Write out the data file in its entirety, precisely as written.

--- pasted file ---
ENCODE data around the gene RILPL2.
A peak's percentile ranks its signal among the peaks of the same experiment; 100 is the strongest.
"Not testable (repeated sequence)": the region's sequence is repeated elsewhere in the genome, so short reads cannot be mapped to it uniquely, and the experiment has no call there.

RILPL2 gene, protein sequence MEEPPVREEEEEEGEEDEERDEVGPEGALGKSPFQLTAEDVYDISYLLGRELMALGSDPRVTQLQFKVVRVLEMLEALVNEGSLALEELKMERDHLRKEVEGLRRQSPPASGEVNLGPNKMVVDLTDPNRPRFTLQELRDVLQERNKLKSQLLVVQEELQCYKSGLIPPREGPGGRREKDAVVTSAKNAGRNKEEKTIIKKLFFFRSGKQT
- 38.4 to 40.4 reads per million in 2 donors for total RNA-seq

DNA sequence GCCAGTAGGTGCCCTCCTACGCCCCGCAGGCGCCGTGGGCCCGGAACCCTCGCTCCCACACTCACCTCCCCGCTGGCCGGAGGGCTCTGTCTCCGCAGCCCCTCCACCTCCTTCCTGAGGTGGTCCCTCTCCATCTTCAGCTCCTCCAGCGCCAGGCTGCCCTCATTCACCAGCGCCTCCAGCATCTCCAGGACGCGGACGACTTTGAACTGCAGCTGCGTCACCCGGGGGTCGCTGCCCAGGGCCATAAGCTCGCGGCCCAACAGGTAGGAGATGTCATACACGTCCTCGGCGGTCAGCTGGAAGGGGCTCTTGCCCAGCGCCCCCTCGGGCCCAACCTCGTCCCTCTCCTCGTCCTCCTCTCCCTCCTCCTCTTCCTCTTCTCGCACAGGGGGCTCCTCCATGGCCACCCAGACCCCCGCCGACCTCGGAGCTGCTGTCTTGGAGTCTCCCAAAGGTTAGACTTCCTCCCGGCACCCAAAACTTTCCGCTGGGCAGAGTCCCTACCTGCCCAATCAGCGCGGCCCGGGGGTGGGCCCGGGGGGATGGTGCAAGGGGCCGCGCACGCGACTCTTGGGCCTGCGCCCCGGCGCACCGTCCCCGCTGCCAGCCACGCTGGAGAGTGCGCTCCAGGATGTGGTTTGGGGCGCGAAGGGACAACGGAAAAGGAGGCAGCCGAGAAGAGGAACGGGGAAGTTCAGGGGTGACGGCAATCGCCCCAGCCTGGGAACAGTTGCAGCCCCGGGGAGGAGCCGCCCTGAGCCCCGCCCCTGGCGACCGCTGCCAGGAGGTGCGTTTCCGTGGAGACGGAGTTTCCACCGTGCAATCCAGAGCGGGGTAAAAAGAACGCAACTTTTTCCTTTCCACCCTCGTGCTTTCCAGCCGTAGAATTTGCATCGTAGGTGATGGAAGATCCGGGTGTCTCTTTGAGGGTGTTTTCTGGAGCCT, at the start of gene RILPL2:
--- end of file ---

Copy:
ENCODE data around the gene RILPL2.
A peak's percentile ranks its signal among the peaks of the same experiment; 100 is the strongest.
"Not testable (repeated sequence)": the region's sequence is repeated elsewhere in the genome, so short reads cannot be mapped to it uniquely, and the experiment has no call there.

RILPL2 gene, protein sequence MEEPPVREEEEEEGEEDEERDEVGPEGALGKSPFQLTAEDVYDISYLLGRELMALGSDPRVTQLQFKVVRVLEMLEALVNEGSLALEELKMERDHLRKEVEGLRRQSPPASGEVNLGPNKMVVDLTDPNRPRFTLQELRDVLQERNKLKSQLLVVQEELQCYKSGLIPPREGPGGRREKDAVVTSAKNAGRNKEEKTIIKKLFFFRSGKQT
- 38.4 to 40.4 reads per million in 2 donors for total RNA-seq

DNA sequence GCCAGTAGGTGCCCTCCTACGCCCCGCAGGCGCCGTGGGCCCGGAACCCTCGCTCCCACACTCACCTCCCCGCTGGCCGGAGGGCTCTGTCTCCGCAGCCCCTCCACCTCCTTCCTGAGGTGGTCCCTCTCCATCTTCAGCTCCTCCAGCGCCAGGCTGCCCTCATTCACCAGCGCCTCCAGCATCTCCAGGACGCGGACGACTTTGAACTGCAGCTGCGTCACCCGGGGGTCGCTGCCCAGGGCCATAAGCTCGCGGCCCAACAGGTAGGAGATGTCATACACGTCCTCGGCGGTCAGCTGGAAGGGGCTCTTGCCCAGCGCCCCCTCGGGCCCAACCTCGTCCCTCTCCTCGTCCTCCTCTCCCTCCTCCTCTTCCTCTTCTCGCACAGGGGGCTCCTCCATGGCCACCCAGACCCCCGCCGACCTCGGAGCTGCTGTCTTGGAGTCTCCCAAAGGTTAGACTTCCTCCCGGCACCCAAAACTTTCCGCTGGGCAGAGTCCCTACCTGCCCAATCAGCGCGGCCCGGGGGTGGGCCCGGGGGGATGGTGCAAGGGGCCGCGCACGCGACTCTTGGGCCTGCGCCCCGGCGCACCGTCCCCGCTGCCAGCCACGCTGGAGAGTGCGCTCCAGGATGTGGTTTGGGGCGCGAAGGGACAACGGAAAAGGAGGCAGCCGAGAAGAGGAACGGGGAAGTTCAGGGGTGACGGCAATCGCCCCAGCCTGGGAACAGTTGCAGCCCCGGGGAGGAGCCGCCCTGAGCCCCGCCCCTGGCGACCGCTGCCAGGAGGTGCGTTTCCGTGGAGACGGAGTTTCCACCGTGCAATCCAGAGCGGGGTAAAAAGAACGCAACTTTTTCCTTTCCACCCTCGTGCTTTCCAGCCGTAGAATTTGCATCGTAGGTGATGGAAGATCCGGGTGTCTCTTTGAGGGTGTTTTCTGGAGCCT, at the start of gene RILPL2: